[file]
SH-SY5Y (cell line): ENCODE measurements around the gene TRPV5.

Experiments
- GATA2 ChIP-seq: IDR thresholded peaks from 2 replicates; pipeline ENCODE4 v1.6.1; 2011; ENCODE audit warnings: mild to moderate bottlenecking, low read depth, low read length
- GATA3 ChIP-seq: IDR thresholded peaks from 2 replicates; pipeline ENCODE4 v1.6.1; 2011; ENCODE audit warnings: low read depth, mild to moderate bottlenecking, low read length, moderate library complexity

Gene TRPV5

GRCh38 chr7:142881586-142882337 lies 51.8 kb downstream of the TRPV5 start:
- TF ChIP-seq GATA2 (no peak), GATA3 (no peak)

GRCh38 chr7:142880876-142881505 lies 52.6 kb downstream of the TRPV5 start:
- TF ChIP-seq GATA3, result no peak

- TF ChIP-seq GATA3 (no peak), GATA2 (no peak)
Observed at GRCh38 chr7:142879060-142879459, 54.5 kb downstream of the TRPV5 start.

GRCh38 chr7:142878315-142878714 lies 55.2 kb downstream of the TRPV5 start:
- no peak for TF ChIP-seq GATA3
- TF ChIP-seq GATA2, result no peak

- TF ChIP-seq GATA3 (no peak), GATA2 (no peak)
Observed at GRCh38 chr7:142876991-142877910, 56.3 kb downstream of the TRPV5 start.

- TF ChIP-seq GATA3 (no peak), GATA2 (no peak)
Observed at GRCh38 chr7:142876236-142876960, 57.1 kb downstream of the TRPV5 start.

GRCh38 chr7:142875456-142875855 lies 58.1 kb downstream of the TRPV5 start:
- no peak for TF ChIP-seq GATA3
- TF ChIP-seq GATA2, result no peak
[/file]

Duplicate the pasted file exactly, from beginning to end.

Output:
SH-SY5Y (cell line): ENCODE measurements around the gene TRPV5.

Experiments
- GATA2 ChIP-seq: IDR thresholded peaks from 2 replicates; pipeline ENCODE4 v1.6.1; 2011; ENCODE audit warnings: mild to moderate bottlenecking, low read depth, low read length
- GATA3 ChIP-seq: IDR thresholded peaks from 2 replicates; pipeline ENCODE4 v1.6.1; 2011; ENCODE audit warnings: low read depth, mild to moderate bottlenecking, low read length, moderate library complexity

Gene TRPV5

GRCh38 chr7:142881586-142882337 lies 51.8 kb downstream of the TRPV5 start:
- TF ChIP-seq GATA2 (no peak), GATA3 (no peak)

GRCh38 chr7:142880876-142881505 lies 52.6 kb downstream of the TRPV5 start:
- TF ChIP-seq GATA3, result no peak

- TF ChIP-seq GATA3 (no peak), GATA2 (no peak)
Observed at GRCh38 chr7:142879060-142879459, 54.5 kb downstream of the TRPV5 start.

GRCh38 chr7:142878315-142878714 lies 55.2 kb downstream of the TRPV5 start:
- no peak for TF ChIP-seq GATA3
- TF ChIP-seq GATA2, result no peak

- TF ChIP-seq GATA3 (no peak), GATA2 (no peak)
Observed at GRCh38 chr7:142876991-142877910, 56.3 kb downstream of the TRPV5 start.

- TF ChIP-seq GATA3 (no peak), GATA2 (no peak)
Observed at GRCh38 chr7:142876236-142876960, 57.1 kb downstream of the TRPV5 start.

GRCh38 chr7:142875456-142875855 lies 58.1 kb downstream of the TRPV5 start:
- no peak for TF ChIP-seq GATA3
- TF ChIP-seq GATA2, result no peak